The study looked at data from more than 11,000 children in the 2011-2012 school year
Earlier studies show sedentary behavior, sleep disruption and snacking tendencies may explain the link between TV and weight gain
Even a little bit of television viewing goes a long way to potentially hurt a child’s health, according to new research.
Kindergartners and first-graders who watched even an hour of television a day were more likely to be overweight or obese, according to new research presented at the Pediatric Academic Societies annual meeting in San Diego.
The research builds on existing studies that have shown a direct link between sedentary behavior and obesity for children and adults.
Earlier studies have shown the more TV that people watch, the more likely they are to gain weight. Children who have televisions in their room are also more likely to be overweight or obese, research suggests. TV habits made early on can lead to a lifetime of weight problems.
That’s in large part why parents are encouraged to create “screen-free” zones in their home and limit screen time to no more than two hours a day, according to the American Academy of Pediatrics, and children under the age of 2 should not watch any television.
This study, from Dr. Mark DeBoer, an associate professor of pediatrics with the Division of Pediatric Endocrinology and Diabetes at the University of Virginia, suggests that even two hours may be too much.
On average, kindergartners watch about 3.3 hours of television, according to this study. But those who watched even as little as an hour of television were 50% to 60% more likely to be overweight and 58% to 73% more likely to be obese, compared with those watching less than an hour. And children who watched an hour or more of TV daily were 39% more likely to become overweight and 86% more likely to become obese between kindergarten and first grade.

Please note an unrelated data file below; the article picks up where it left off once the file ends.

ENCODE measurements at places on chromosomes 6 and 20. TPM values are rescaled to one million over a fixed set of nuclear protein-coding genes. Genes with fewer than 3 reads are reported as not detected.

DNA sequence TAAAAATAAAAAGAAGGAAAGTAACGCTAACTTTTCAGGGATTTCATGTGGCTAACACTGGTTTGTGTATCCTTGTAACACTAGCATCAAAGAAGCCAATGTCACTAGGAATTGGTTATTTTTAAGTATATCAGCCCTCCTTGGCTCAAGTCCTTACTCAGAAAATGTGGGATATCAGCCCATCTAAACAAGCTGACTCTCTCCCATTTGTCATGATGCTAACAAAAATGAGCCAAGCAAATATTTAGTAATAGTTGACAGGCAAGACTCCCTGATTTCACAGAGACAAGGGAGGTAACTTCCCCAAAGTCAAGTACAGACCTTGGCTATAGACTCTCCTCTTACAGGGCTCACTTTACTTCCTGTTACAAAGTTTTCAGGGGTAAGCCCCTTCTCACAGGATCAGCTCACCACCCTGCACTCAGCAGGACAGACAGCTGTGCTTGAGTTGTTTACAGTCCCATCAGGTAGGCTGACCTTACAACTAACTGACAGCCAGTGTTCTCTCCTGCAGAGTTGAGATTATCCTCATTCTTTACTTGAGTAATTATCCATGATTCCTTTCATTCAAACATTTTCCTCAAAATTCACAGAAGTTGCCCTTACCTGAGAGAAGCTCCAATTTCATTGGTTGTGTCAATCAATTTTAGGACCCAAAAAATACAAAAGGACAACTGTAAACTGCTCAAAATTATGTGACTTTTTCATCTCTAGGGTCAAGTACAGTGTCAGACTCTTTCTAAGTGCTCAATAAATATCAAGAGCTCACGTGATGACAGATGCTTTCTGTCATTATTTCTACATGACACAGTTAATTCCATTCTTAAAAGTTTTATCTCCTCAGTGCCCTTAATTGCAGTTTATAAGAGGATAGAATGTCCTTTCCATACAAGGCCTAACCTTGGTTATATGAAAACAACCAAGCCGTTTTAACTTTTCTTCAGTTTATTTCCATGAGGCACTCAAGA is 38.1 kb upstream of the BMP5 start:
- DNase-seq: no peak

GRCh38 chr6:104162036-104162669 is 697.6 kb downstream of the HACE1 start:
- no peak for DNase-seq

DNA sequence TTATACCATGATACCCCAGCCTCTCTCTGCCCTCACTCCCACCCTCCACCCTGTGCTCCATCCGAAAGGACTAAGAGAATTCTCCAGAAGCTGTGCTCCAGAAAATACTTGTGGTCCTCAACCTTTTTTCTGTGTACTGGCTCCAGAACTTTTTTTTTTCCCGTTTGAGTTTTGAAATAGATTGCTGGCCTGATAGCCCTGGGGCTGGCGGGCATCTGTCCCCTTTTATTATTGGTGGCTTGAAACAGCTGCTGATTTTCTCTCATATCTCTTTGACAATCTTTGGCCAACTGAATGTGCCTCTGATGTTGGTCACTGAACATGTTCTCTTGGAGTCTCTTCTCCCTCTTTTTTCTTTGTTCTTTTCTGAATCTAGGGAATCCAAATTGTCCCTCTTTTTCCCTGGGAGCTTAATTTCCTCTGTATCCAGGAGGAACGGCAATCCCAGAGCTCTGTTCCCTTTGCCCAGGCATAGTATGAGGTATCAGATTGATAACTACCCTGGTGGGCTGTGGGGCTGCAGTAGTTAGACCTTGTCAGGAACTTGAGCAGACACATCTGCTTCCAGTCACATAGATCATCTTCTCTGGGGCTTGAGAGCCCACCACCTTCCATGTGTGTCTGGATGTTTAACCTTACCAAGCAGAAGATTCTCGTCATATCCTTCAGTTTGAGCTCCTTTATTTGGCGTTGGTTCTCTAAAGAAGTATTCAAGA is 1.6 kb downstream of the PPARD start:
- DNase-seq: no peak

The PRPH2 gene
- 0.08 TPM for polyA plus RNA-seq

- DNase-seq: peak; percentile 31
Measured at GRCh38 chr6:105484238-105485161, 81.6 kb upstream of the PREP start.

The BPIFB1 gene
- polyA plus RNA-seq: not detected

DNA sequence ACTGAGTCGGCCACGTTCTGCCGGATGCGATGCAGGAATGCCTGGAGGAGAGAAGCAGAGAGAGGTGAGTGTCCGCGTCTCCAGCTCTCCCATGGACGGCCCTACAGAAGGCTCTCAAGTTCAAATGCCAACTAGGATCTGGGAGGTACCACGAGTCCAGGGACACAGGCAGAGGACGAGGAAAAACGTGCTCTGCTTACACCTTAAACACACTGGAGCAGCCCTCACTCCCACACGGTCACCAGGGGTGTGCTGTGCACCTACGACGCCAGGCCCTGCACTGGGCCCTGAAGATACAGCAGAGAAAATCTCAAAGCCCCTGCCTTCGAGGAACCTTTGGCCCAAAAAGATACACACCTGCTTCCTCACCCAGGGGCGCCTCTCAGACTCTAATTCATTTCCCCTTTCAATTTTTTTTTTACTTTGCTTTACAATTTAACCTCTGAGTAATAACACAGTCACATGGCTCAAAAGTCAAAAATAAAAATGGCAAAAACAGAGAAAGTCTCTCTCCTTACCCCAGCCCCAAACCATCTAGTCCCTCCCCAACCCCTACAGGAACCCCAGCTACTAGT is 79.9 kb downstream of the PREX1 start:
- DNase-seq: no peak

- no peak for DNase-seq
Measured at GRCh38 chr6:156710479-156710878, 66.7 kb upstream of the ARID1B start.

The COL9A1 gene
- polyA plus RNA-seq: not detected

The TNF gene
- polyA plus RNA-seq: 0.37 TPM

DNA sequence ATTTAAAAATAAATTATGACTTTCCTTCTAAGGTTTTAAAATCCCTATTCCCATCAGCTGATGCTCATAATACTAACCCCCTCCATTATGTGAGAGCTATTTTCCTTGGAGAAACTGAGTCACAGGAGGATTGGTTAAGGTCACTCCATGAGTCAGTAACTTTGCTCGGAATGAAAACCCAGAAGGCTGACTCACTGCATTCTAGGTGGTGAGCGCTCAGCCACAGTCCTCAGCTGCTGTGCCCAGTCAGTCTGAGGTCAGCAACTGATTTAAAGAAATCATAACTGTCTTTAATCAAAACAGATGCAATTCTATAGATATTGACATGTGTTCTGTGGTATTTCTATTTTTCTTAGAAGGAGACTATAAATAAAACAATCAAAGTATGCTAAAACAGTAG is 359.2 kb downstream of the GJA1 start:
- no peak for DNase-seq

“And it’s important to point out this is even after taking into account parental income and education and other factors that have an impact on obesity,” DeBoer said.
The study looked at data from over 11,000 children enrolled in the Early Childhood Longitudinal Study in the 2011-2012 school year. A year later, researchers interviewed the majority of the children’s parents about their children’s screen time. They also measured the children’s height and weight.
It was television viewing that seemed to make the most difference in a child’s weight gain. Scientists saw no similar results with kindergartners who were using computers.
What is it about television that may lead to obesity in children and adults? Since this was an observational study, researchers don’t know exactly, but other studies with more controls have shown that it may have something to do with television being a passive activity.
Sedentary behavior can replace the time children would normally spend on physical activity. Other research has looked at the influence commercials have on people’s eating behaviors. Commercials can encourage children to eat food or consume drinks that are rich in calories. People tend to snack more when watching TV and sleep less, which is also a risk factor for obesity.
As a pediatric endocrinologist, DeBoer often has to have the difficult conversation with parents about their child’s weight. “I see a lot of children with weight problems, and the impact that has on their overall health after the course of a lifetime is significant and can contribute to many ill health effects,” he said.
Childhood obesity in the United States has more than doubled in the past 30 years, according to the Centers for Disease Control and Prevention. In 2012, more than a third of children and teens were overweight or obese. Children who are overweight are more likely to have problems with cardiovascular disease. They are also more likely to have prediabetes. They are more at risk for many kinds of cancer and are more likely to be bullied than thinner children.
The good news is that when parents do set TV-watching rules, children do watch less, other research shows. Parents who also encourage children to play or engage in some other physical activity like dance are typically successful in curbing a child’s chance at gaining weight.
DeBoer thinks it is never too early create an environment that will help a child maintain a healthy weight. “It’s hard to turn around weight gain later on,” he said. “So we need to be action-minded and prevention-minded with this issue.”